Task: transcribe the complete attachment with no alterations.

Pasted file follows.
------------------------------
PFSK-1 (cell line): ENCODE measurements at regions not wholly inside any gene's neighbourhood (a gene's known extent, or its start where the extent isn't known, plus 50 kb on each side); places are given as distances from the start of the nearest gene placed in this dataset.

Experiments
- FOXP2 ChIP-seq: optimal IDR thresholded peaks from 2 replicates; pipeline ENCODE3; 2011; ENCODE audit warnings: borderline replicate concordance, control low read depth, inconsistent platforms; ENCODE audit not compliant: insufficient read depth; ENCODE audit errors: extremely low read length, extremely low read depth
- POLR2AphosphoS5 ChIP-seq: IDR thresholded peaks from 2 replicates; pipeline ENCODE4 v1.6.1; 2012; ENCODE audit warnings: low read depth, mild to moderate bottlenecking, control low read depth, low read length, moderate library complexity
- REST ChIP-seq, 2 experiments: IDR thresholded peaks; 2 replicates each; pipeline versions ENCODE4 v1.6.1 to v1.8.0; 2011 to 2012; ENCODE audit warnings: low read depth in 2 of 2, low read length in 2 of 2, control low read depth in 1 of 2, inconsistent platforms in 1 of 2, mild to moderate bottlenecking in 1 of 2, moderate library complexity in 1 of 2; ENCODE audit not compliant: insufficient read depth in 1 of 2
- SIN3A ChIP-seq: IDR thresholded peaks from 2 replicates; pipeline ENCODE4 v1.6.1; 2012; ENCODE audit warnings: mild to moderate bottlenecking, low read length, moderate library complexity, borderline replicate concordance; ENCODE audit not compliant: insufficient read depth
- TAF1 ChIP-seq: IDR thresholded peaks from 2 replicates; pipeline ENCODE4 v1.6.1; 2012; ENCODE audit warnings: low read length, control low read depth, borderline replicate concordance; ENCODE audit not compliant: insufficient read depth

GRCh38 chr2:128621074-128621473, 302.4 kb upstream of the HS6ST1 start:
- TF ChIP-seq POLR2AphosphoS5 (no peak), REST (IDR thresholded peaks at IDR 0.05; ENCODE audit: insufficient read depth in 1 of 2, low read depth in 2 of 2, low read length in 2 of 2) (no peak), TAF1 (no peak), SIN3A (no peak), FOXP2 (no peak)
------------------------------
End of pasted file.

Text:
PFSK-1 (cell line): ENCODE measurements at regions not wholly inside any gene's neighbourhood (a gene's known extent, or its start where the extent isn't known, plus 50 kb on each side); places are given as distances from the start of the nearest gene placed in this dataset.

Experiments
- FOXP2 ChIP-seq: optimal IDR thresholded peaks from 2 replicates; pipeline ENCODE3; 2011; ENCODE audit warnings: borderline replicate concordance, control low read depth, inconsistent platforms; ENCODE audit not compliant: insufficient read depth; ENCODE audit errors: extremely low read length, extremely low read depth
- POLR2AphosphoS5 ChIP-seq: IDR thresholded peaks from 2 replicates; pipeline ENCODE4 v1.6.1; 2012; ENCODE audit warnings: low read depth, mild to moderate bottlenecking, control low read depth, low read length, moderate library complexity
- REST ChIP-seq, 2 experiments: IDR thresholded peaks; 2 replicates each; pipeline versions ENCODE4 v1.6.1 to v1.8.0; 2011 to 2012; ENCODE audit warnings: low read depth in 2 of 2, low read length in 2 of 2, control low read depth in 1 of 2, inconsistent platforms in 1 of 2, mild to moderate bottlenecking in 1 of 2, moderate library complexity in 1 of 2; ENCODE audit not compliant: insufficient read depth in 1 of 2
- SIN3A ChIP-seq: IDR thresholded peaks from 2 replicates; pipeline ENCODE4 v1.6.1; 2012; ENCODE audit warnings: mild to moderate bottlenecking, low read length, moderate library complexity, borderline replicate concordance; ENCODE audit not compliant: insufficient read depth
- TAF1 ChIP-seq: IDR thresholded peaks from 2 replicates; pipeline ENCODE4 v1.6.1; 2012; ENCODE audit warnings: low read length, control low read depth, borderline replicate concordance; ENCODE audit not compliant: insufficient read depth

GRCh38 chr2:128621074-128621473, 302.4 kb upstream of the HS6ST1 start:
- TF ChIP-seq POLR2AphosphoS5 (no peak), REST (IDR thresholded peaks at IDR 0.05; ENCODE audit: insufficient read depth in 1 of 2, low read depth in 2 of 2, low read length in 2 of 2) (no peak), TAF1 (no peak), SIN3A (no peak), FOXP2 (no peak)